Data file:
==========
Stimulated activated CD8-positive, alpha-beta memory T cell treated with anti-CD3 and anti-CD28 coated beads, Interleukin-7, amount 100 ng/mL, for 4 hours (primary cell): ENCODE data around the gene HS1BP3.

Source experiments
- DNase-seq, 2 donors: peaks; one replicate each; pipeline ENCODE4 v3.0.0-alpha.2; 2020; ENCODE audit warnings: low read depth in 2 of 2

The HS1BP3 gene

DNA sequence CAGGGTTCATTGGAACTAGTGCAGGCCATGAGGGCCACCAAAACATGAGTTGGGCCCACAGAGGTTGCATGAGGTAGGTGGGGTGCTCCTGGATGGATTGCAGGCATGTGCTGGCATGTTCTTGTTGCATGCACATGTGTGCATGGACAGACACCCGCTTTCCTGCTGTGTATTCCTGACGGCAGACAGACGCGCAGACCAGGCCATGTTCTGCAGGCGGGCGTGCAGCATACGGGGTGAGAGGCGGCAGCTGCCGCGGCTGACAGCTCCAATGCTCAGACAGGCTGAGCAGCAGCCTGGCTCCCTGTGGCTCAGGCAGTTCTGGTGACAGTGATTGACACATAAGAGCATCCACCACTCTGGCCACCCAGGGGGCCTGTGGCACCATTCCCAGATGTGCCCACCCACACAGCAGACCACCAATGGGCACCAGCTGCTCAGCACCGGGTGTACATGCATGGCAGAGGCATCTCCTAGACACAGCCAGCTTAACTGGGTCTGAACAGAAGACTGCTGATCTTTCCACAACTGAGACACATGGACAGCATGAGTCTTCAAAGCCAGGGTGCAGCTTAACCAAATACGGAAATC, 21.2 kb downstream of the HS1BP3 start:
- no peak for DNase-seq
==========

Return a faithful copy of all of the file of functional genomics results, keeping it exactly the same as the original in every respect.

Stimulated activated CD8-positive, alpha-beta memory T cell treated with anti-CD3 and anti-CD28 coated beads, Interleukin-7, amount 100 ng/mL, for 4 hours (primary cell): ENCODE data around the gene HS1BP3.

Source experiments
- DNase-seq, 2 donors: peaks; one replicate each; pipeline ENCODE4 v3.0.0-alpha.2; 2020; ENCODE audit warnings: low read depth in 2 of 2

The HS1BP3 gene

DNA sequence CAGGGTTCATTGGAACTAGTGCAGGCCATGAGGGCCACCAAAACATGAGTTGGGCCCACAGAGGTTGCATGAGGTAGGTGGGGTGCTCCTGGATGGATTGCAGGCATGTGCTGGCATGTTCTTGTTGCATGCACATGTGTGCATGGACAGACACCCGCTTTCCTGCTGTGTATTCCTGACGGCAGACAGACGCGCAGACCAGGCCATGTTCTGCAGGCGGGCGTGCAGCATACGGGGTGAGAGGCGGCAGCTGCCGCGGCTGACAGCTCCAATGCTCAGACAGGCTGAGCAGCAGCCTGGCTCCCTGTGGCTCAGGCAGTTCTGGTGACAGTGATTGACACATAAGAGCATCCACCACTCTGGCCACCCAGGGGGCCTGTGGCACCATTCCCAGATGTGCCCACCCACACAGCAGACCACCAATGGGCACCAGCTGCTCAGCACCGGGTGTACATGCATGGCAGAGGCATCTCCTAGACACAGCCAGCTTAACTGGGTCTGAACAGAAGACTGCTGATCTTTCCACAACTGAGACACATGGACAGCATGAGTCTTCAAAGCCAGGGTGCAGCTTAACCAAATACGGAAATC, 21.2 kb downstream of the HS1BP3 start:
- no peak for DNase-seq